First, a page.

With student life comes the desire for travel and adventure. However, the lack of funds that come with the intense financial strain of the school year can quickly darken the possibility for fun. Students, though, are nothing if not resilient, determined, and savvy when it comes to finding ways to fit in travel and new experiences with the tightest of budgets.
Among the many adventures to be had right here in Alberta are our beautiful Rocky Mountains. Although staying in hotels in Canmore, Banff, or even Jasper can be excruciatingly pricey, there are far less costly options.
Camping may not be for everyone, but if you love to be in the great outdoors there is no denying the fun you can have. If you’re looking for amenities, I highly suggest the provincial or national parks. Cheaper than the private campgrounds, they offer all that you might need at a terrific rate. Some are fully equipped with everything from flushing toilets to showers to fun programs to equipment rentals so that you can paddle board or canoe to your heart’s content.
If a cheaper option is required, I highly suggest backcountry camping. This style isn’t for everyone, mainly because if you don’t have a trailer you also don’t have any amenities. If, however, you can handle that then this can be an exciting adventure filled with nature, freedom, and at times absolutely no one in sight for miles. A Google Maps search will allow you to find many mountain roads that can be reached by car for private and free camping. Generally, most areas are allowed as long as you aren’t trespassing on private property, but if you take this route bear spray is a must.
However, if you want to backcountry camp in the national parks there is a section of their website dedicated just for that. Check out pc.gc.ca and choose which national park you’re interested in — for example, Banff or Jasper — and then click backcountry camping. One thing to keep in mind is that if you are camping in the national parks you will require a permit and park pass, which can vary in price depending on the number of people and days that you’re staying.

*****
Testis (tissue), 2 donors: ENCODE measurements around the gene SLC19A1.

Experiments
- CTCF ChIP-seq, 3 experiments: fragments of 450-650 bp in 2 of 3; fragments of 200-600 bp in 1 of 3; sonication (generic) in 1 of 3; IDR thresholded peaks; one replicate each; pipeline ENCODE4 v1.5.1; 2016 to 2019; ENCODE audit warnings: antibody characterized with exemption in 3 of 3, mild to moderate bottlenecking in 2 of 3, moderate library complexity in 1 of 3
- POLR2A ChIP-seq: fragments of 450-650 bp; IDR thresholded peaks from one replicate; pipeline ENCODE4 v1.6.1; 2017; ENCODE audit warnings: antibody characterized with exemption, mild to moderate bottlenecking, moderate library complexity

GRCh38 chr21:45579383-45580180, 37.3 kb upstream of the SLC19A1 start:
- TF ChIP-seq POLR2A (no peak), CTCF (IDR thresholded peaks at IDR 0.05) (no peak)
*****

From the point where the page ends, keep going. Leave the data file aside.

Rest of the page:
Once you have found a place to call home, the next step is deciding what to do with your time. There is, of course, nothing wrong with just relaxing around the fire roasting marshmallows and watching the stars, but if you’re into something a little more exciting then I suggest you take a hike or a drive up any mountain road you can find. Be careful, but also get lost in the mountains. Take in all their wonder and beautiful sights. In Jasper, Edith Cavell is a favourite and an easy hike, but by no means the only spot to see. In Lake Louise, the hikes to the Lake Agnes Teahouse or the Plain of Six Glaciers Teahouse, which are only open from June through September, are both breathtaking and a great workout. Make sure you bring cash for the delicious desserts you will have earned on the trek up there.
If your choice is to remain outside of the national parks but still in the mountain areas, then Canmore’s Legacy Trails offer you a way to cycle all the way to Banff and back at no cost. There are a plethora of other choices from incredible hiking trails to bike trails and even scenic roads if you just want to drive. In Hinton, about 45 minutes from Jasper, there are incredible trails to drive and explore along with more lakes and the greatest span of wide open spaces you have ever seen.
Another great website to use is allstays.com, which costs $32.95 for an annual membership. It is a great deal of help when planning for all things camping, no matter what you decide or where you choose to go. As long as you have gas money, camping equipment, a great group of people, and an amazing sense of adventure you’re sure to find a whole lot of fun and maybe some relaxation. So, what are you waiting for? Plan a road trip!